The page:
Do prisons make communities secure? Consider the cost of imprisonment, not only of the actual funds spent on the upkeep of each prisoner (which are significantly higher than what may be spent on a person sentenced outside of custody), but also take a look at the indirect costs, such as the social, economic and healthcare related costs. Indirect costs are difficult to measure, but apply specifically in terms of long-term social program management. The results of a failure by communities to support favorable work conditions, access to health care, and safe housing are increased prison populations.
Gapminder graphs data to visually demonstrate relationships over time. Look at New Mexico, Washington, and California through prisoner data, in relation to average area of farm land in acreage given to each person in that given year. West coast Americans experienced a loss of farms, and rise in prison populations as shown by this link. Our data from Western American states directly applies to the report on Transitional Justice from the United Nations. According to the United Nation’s Transitional Justice report from 2014: “The obligation to respect is not subject to progressive realization but is of immediate effect. Regarding economic, social and cultural rights, it prohibits forced evictions, the destruction of houses and other property, forced sterilization, forced labor, intentional famine, gross and systematic discrimination in relation to the right to food, education, health, housing, social security, enjoyment of just and favorable conditions of work, and participation in cultural life.” (Excerpt from Transitional Justice and Economic, Social and Cultural Rights, 2014).
A prison sentence only denies the basic right to liberty. It does not restrict other human rights. Except those restricted by the fact of being in prison all housing rights remain valid. Prison reform will ensure that other rights command respect. Compliance toward international standards and norms demands the United States re-address housing and criminal justice to meet environmental, social and governance issues.
What is being done to repair the American justice system with shared equality? The importance of immediate respect is only the first duty. Communities and individuals are in dire need of an experience that builds equity from within. The loss of farming cultures in the United States removed security from the individual farmer, and placed security unto the larger community. These lifestyle problems create governance issues that relate to housing, because prisons are supported by communities; despite their evidence of ineffectively housing citizens.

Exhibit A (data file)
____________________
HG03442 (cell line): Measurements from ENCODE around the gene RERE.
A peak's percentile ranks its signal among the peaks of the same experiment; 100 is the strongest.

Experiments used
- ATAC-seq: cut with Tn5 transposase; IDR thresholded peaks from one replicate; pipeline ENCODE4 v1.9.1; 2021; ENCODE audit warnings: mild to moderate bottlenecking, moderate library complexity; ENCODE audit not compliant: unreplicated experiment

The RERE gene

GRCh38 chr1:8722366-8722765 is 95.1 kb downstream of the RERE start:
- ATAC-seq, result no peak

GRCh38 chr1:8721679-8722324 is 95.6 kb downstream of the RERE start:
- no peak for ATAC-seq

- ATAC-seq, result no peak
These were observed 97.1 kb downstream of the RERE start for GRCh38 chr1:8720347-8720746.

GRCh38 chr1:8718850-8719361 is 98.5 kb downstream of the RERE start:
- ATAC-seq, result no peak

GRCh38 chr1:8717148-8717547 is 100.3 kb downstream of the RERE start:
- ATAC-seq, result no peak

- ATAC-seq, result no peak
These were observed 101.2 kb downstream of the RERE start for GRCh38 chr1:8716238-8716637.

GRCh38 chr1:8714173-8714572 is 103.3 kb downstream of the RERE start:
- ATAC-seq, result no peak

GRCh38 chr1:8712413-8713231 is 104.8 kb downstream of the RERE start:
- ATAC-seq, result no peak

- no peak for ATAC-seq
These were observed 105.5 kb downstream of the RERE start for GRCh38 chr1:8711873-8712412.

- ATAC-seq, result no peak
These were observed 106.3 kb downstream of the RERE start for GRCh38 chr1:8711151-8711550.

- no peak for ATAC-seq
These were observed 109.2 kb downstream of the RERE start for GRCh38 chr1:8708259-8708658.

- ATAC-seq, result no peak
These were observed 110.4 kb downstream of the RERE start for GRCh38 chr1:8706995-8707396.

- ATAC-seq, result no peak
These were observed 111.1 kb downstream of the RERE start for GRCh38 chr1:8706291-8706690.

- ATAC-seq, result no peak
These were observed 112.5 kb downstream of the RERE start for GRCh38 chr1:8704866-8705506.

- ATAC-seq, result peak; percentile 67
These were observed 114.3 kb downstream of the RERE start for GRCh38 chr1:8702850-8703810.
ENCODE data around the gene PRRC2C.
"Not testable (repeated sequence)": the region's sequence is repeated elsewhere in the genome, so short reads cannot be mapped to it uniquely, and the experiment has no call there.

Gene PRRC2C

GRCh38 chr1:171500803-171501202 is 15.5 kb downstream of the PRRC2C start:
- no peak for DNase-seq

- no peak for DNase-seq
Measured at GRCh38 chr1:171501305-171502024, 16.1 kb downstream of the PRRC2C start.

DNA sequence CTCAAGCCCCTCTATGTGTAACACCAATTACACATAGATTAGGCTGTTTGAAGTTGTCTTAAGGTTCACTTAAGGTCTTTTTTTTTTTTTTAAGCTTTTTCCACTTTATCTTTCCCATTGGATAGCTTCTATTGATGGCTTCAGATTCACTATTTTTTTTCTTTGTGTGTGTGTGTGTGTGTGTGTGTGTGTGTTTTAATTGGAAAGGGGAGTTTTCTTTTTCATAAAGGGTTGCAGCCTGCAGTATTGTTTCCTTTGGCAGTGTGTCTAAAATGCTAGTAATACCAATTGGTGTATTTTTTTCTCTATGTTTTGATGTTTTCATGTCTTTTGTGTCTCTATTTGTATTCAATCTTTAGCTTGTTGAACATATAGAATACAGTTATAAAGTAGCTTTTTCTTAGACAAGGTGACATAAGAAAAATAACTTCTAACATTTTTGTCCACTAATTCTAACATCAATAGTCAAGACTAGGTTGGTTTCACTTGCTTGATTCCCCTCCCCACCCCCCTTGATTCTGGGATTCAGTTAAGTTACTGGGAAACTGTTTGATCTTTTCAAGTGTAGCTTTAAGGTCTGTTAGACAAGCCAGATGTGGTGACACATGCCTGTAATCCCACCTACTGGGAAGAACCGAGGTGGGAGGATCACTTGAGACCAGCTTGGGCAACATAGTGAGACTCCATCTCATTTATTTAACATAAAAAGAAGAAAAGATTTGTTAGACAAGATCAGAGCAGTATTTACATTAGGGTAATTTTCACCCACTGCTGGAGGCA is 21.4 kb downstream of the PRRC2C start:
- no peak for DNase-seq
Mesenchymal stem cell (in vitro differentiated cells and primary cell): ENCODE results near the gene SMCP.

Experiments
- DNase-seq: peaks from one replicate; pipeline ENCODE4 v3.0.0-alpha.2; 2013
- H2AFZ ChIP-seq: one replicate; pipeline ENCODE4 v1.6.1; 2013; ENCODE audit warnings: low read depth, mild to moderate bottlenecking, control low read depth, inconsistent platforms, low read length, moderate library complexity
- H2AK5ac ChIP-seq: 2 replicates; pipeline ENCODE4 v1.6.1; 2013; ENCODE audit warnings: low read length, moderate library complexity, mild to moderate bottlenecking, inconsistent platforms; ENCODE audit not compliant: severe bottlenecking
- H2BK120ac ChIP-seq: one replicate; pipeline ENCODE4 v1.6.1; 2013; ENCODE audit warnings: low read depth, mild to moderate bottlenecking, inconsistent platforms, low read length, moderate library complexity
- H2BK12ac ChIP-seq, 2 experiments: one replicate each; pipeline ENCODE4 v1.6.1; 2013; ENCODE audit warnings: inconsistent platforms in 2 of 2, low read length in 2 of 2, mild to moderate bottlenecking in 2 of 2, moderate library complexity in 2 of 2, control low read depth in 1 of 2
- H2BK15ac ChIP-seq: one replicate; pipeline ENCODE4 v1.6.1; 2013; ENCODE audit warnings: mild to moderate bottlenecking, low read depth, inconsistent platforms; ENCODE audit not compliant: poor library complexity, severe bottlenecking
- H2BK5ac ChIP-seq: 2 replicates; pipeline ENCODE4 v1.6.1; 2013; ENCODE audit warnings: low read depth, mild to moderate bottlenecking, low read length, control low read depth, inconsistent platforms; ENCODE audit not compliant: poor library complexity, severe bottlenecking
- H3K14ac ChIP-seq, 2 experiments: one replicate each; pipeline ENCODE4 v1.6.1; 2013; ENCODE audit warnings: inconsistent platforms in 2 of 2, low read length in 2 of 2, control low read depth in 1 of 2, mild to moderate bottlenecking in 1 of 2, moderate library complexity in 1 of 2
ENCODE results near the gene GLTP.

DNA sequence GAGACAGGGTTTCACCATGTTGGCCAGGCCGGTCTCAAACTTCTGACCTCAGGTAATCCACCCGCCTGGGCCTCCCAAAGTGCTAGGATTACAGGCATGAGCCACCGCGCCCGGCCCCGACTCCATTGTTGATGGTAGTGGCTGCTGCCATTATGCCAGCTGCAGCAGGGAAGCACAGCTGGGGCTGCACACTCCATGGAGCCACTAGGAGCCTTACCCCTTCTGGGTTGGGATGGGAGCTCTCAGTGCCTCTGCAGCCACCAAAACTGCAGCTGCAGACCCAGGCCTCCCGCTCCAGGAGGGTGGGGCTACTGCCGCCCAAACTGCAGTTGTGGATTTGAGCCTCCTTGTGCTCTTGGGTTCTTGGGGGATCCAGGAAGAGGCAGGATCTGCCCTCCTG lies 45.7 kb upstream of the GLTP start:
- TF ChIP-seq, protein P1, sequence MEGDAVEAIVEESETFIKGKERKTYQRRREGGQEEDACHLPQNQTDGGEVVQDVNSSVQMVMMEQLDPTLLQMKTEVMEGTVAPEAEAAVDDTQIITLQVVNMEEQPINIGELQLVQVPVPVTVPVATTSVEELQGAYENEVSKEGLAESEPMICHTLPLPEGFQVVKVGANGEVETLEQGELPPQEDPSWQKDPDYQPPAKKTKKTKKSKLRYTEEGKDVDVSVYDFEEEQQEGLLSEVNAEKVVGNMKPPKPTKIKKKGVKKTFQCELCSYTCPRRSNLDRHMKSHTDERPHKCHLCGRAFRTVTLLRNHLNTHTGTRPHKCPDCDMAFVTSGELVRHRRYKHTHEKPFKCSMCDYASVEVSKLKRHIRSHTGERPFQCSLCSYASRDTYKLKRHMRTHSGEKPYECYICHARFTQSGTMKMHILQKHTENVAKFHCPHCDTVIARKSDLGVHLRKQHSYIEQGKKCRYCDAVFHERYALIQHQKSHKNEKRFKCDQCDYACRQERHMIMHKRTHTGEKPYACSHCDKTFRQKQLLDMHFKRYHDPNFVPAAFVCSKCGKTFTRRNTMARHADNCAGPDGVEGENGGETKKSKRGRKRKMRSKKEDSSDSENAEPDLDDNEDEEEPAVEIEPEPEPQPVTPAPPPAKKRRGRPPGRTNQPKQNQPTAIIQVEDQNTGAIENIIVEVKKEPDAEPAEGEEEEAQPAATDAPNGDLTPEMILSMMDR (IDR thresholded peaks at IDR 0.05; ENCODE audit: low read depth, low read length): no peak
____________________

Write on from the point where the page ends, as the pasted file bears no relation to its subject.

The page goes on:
Housing is basic human right. Here, are key examples of what defines adequate housing.
- Legal security of tenure: All persons should possess a degree of security of tenure which guarantees legal protection against forced eviction, harassment and other threats;in respect to prisons this tenure problem is enhanced by recidivism.
- Affordability: Costs associated with housing should not threaten or compromise the attainment and satisfaction of other basic needs (for example, food, education, access to health care); again as prisoners, the effect of this basic human right is not diminished.
- Habitability: Adequate housing should provides adequate space, protection from cold, damp, heat, rain, wind or other threats to health, structural hazards, and diseases; prisoners (particularly felons) are not able to secure housing on release.
- Availability of services, materials, facilities and infrastructure: Housing is adequate if its occupants have safe drinking water, adequate sanitation, energy for cooking, heating and lighting, sanitation and washing facilities, means of food storage, and refuse disposal;
- Accessibility: Housing is adequate if the specific needs of disadvantaged and marginalized groups are not taken into account (such as the poor, people facing discrimination; persons with disabilities, victims of natural disasters); with this the United Nations espoused the perspective that prisoners wrongfully imprisoned are people facing discrimination.
- Location: Adequate housing allows for access to employment, health-care, education, and should not be on polluted sites, or in proximity to pollution sources; sectioning off large portions of minority groups, with no consideration for environmental impact, created ghettos with increased criminal activity.
- Cultural adequacy: Adequate housing takes into account the expression of cultural identity and ways of life.
(Source: Tool kit for Right to Adequate Housing)
Adequate housing has fallen dramatically in combination of loss of farm land and increased prison populations. Basic human rights and housing must regain security through individual freedom. Global partnerships are a solution to corporate human rights abuses. More articles about the effects of discrimination on human rights are here: